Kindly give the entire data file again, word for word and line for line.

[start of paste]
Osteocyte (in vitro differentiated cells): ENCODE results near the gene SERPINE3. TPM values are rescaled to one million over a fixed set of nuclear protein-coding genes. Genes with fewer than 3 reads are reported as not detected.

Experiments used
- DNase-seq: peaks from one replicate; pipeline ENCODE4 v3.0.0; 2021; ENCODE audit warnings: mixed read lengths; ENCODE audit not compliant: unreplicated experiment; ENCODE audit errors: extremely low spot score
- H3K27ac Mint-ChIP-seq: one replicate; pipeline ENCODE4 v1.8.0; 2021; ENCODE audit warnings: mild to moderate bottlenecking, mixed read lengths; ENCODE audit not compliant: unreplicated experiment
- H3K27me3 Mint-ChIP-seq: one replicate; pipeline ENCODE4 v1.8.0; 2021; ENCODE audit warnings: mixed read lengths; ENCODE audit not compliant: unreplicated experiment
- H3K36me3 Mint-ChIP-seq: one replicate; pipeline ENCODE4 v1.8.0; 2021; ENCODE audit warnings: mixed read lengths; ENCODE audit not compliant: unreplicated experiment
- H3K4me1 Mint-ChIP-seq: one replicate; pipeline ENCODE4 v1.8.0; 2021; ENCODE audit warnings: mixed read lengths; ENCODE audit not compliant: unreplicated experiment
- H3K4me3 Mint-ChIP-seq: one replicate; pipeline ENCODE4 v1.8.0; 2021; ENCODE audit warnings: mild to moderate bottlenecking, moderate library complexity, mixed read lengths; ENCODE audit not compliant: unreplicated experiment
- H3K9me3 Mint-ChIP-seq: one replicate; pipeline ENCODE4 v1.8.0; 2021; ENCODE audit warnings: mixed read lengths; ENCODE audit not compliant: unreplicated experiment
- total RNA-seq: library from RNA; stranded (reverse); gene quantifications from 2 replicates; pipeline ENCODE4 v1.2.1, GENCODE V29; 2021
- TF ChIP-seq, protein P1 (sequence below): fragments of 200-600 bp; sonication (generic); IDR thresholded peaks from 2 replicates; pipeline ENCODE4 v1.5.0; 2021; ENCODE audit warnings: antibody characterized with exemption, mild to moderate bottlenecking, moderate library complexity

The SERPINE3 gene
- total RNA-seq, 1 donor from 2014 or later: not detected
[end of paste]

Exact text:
Osteocyte (in vitro differentiated cells): ENCODE results near the gene SERPINE3. TPM values are rescaled to one million over a fixed set of nuclear protein-coding genes. Genes with fewer than 3 reads are reported as not detected.

Experiments used
- DNase-seq: peaks from one replicate; pipeline ENCODE4 v3.0.0; 2021; ENCODE audit warnings: mixed read lengths; ENCODE audit not compliant: unreplicated experiment; ENCODE audit errors: extremely low spot score
- H3K27ac Mint-ChIP-seq: one replicate; pipeline ENCODE4 v1.8.0; 2021; ENCODE audit warnings: mild to moderate bottlenecking, mixed read lengths; ENCODE audit not compliant: unreplicated experiment
- H3K27me3 Mint-ChIP-seq: one replicate; pipeline ENCODE4 v1.8.0; 2021; ENCODE audit warnings: mixed read lengths; ENCODE audit not compliant: unreplicated experiment
- H3K36me3 Mint-ChIP-seq: one replicate; pipeline ENCODE4 v1.8.0; 2021; ENCODE audit warnings: mixed read lengths; ENCODE audit not compliant: unreplicated experiment
- H3K4me1 Mint-ChIP-seq: one replicate; pipeline ENCODE4 v1.8.0; 2021; ENCODE audit warnings: mixed read lengths; ENCODE audit not compliant: unreplicated experiment
- H3K4me3 Mint-ChIP-seq: one replicate; pipeline ENCODE4 v1.8.0; 2021; ENCODE audit warnings: mild to moderate bottlenecking, moderate library complexity, mixed read lengths; ENCODE audit not compliant: unreplicated experiment
- H3K9me3 Mint-ChIP-seq: one replicate; pipeline ENCODE4 v1.8.0; 2021; ENCODE audit warnings: mixed read lengths; ENCODE audit not compliant: unreplicated experiment
- total RNA-seq: library from RNA; stranded (reverse); gene quantifications from 2 replicates; pipeline ENCODE4 v1.2.1, GENCODE V29; 2021
- TF ChIP-seq, protein P1 (sequence below): fragments of 200-600 bp; sonication (generic); IDR thresholded peaks from 2 replicates; pipeline ENCODE4 v1.5.0; 2021; ENCODE audit warnings: antibody characterized with exemption, mild to moderate bottlenecking, moderate library complexity

The SERPINE3 gene
- total RNA-seq, 1 donor from 2014 or later: not detected